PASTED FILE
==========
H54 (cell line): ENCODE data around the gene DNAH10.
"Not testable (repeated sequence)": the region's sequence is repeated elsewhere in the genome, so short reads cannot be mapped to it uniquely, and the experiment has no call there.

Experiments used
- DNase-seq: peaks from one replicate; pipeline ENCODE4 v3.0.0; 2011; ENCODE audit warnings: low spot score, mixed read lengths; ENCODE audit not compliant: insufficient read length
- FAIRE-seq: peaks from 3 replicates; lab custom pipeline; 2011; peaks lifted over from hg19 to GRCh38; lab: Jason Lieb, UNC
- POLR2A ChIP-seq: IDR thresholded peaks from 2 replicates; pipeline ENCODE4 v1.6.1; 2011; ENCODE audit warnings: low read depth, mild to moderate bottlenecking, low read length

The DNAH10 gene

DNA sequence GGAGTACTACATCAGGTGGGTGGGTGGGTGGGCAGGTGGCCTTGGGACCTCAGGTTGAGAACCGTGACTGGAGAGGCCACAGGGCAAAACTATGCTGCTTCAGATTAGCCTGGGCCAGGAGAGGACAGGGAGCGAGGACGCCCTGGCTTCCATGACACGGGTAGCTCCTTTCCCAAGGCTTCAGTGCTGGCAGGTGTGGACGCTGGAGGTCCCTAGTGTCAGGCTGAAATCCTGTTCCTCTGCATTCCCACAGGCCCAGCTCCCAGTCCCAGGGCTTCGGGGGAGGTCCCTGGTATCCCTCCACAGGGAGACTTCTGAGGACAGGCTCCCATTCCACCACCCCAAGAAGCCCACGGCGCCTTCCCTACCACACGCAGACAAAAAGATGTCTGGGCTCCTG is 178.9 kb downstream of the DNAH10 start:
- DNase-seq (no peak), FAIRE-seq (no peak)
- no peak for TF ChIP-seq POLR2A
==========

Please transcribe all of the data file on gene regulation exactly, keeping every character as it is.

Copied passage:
H54 (cell line): ENCODE data around the gene DNAH10.
"Not testable (repeated sequence)": the region's sequence is repeated elsewhere in the genome, so short reads cannot be mapped to it uniquely, and the experiment has no call there.

Experiments used
- DNase-seq: peaks from one replicate; pipeline ENCODE4 v3.0.0; 2011; ENCODE audit warnings: low spot score, mixed read lengths; ENCODE audit not compliant: insufficient read length
- FAIRE-seq: peaks from 3 replicates; lab custom pipeline; 2011; peaks lifted over from hg19 to GRCh38; lab: Jason Lieb, UNC
- POLR2A ChIP-seq: IDR thresholded peaks from 2 replicates; pipeline ENCODE4 v1.6.1; 2011; ENCODE audit warnings: low read depth, mild to moderate bottlenecking, low read length

The DNAH10 gene

DNA sequence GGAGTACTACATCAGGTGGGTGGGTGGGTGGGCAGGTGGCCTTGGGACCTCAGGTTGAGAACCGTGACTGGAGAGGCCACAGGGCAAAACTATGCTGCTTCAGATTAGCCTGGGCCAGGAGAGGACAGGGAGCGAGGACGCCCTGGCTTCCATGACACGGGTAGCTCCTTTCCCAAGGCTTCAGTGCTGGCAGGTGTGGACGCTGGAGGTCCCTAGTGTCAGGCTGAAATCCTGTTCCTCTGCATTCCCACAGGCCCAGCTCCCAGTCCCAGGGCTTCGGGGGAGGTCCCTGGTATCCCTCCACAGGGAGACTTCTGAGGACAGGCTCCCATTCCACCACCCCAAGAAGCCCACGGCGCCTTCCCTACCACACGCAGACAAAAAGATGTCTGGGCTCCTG is 178.9 kb downstream of the DNAH10 start:
- DNase-seq (no peak), FAIRE-seq (no peak)
- no peak for TF ChIP-seq POLR2A